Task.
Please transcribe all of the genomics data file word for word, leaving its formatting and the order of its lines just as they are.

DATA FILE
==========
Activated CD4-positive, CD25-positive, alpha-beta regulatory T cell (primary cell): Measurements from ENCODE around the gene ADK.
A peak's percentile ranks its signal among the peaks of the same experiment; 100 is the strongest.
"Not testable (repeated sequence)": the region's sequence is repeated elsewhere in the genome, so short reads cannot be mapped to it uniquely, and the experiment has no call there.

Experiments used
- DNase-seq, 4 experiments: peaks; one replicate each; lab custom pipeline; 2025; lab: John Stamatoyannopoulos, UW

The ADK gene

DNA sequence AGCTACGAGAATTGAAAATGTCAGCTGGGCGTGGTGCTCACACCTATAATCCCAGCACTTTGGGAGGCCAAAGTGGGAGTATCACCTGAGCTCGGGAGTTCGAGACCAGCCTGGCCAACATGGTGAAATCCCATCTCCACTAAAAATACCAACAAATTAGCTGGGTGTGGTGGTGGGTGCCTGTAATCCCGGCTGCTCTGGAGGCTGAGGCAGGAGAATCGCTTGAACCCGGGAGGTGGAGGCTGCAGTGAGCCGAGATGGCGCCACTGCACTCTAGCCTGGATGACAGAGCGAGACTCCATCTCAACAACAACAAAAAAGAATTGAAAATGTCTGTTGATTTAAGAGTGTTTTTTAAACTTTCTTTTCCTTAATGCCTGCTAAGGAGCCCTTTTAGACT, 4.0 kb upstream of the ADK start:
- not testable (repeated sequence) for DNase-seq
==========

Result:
Activated CD4-positive, CD25-positive, alpha-beta regulatory T cell (primary cell): Measurements from ENCODE around the gene ADK.
A peak's percentile ranks its signal among the peaks of the same experiment; 100 is the strongest.
"Not testable (repeated sequence)": the region's sequence is repeated elsewhere in the genome, so short reads cannot be mapped to it uniquely, and the experiment has no call there.

Experiments used
- DNase-seq, 4 experiments: peaks; one replicate each; lab custom pipeline; 2025; lab: John Stamatoyannopoulos, UW

The ADK gene

DNA sequence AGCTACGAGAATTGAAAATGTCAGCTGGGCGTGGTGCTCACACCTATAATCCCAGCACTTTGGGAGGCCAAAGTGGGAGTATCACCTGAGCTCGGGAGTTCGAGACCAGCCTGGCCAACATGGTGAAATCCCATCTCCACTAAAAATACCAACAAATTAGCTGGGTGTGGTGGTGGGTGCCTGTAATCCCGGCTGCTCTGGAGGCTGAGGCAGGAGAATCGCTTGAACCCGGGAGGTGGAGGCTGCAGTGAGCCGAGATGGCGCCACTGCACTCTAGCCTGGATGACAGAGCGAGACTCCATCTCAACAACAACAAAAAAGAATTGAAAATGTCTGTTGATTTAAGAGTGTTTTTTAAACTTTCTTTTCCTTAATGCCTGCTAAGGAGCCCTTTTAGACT, 4.0 kb upstream of the ADK start:
- not testable (repeated sequence) for DNase-seq